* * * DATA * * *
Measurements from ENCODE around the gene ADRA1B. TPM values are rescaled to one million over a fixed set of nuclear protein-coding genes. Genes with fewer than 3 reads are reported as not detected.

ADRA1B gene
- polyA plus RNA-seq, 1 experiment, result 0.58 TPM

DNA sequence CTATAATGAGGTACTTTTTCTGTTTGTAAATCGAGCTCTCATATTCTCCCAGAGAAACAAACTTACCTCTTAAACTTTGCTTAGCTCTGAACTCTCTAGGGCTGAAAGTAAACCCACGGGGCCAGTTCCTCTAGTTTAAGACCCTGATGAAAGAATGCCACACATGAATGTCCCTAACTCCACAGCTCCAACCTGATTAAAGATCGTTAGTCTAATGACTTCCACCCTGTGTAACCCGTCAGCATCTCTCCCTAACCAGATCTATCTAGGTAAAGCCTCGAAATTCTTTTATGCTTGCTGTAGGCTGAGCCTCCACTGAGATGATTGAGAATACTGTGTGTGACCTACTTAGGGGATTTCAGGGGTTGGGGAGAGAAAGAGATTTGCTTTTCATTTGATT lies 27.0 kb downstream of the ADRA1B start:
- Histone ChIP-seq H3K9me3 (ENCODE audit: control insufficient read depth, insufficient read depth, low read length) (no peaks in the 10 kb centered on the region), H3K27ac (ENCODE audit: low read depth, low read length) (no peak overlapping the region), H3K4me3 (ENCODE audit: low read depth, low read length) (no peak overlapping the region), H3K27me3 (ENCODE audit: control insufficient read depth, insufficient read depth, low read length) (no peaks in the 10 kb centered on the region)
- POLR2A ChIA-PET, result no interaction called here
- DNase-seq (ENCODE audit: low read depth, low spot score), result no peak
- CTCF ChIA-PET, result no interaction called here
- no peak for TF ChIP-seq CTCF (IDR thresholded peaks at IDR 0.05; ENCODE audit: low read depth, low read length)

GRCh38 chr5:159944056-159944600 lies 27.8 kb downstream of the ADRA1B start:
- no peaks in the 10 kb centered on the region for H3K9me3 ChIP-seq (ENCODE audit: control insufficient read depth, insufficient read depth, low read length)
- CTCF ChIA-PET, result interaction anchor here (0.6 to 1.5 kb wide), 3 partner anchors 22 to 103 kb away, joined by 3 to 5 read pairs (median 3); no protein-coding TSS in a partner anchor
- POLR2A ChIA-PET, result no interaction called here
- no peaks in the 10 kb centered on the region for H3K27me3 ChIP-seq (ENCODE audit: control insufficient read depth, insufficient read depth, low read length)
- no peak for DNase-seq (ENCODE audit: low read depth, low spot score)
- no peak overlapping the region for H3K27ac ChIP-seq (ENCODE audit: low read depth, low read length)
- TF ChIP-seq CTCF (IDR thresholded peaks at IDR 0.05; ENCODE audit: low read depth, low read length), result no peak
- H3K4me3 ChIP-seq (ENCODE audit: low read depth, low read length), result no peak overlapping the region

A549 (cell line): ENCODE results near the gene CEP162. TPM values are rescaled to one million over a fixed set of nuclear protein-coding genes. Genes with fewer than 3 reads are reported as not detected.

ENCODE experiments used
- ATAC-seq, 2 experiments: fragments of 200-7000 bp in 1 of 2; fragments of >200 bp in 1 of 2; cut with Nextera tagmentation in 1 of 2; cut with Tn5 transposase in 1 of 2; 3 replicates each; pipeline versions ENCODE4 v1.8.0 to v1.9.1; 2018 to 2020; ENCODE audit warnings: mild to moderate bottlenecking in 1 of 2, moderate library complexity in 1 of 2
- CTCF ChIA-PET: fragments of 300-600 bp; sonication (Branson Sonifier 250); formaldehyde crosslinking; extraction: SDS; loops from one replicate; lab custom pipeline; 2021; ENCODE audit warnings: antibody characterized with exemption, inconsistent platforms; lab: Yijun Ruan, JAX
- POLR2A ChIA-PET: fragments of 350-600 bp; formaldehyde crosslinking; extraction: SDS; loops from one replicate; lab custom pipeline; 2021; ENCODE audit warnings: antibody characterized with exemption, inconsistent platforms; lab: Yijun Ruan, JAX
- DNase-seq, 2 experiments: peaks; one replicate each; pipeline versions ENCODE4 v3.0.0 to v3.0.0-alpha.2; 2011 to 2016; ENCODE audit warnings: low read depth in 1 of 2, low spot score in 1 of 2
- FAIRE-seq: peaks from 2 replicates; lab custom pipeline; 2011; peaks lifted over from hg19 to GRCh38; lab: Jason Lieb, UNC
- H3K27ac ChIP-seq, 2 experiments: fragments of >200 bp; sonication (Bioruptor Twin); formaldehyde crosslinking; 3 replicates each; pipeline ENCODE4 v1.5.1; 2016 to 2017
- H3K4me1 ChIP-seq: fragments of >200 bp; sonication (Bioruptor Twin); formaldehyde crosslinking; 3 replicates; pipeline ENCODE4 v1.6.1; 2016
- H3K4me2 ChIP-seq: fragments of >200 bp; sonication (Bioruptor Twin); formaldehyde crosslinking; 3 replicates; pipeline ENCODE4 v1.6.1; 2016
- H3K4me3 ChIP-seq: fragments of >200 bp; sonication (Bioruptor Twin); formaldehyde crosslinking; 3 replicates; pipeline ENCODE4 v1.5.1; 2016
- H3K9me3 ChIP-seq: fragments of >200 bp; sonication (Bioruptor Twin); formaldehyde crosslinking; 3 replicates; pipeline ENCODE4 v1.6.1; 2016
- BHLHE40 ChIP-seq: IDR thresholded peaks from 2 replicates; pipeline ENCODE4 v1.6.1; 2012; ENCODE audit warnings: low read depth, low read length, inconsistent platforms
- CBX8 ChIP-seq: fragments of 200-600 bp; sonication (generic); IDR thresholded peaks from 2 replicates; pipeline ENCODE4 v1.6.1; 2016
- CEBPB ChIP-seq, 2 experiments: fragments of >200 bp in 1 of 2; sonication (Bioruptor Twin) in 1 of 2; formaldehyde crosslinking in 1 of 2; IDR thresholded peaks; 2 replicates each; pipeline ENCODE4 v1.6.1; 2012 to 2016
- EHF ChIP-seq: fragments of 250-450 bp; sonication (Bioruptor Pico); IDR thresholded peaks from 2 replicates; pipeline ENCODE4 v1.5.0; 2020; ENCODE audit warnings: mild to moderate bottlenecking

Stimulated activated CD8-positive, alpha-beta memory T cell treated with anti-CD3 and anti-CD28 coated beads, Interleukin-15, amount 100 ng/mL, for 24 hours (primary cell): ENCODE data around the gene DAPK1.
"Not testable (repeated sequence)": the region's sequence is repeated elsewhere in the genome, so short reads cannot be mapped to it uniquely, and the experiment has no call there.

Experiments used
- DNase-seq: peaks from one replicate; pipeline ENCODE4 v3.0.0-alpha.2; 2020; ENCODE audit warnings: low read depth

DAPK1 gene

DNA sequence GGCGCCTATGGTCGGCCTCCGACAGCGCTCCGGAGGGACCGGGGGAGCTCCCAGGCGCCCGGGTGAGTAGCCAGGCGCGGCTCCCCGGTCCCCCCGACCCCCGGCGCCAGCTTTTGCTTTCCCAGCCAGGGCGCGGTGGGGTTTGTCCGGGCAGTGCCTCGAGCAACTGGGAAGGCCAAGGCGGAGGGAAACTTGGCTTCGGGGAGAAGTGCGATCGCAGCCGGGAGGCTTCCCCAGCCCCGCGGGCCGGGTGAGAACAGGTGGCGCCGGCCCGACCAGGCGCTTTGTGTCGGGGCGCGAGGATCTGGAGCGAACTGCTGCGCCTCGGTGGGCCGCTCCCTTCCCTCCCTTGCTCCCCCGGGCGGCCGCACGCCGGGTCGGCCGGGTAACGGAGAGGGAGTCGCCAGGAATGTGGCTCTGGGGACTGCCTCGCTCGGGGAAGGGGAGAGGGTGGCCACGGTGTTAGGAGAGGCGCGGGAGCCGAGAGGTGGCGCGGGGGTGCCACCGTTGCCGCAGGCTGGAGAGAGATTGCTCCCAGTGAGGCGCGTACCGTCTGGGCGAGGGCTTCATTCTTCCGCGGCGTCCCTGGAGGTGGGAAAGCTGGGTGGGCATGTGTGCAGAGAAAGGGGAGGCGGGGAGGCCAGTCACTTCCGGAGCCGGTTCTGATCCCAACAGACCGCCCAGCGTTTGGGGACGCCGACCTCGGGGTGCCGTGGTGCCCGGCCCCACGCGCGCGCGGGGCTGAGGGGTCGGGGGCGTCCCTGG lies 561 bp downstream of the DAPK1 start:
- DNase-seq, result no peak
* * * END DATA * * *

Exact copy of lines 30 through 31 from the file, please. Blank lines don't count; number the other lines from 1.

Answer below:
- H3K9me3 ChIP-seq: fragments of >200 bp; sonication (Bioruptor Twin); formaldehyde crosslinking; 3 replicates; pipeline ENCODE4 v1.6.1; 2016
- BHLHE40 ChIP-seq: IDR thresholded peaks from 2 replicates; pipeline ENCODE4 v1.6.1; 2012; ENCODE audit warnings: low read depth, low read length, inconsistent platforms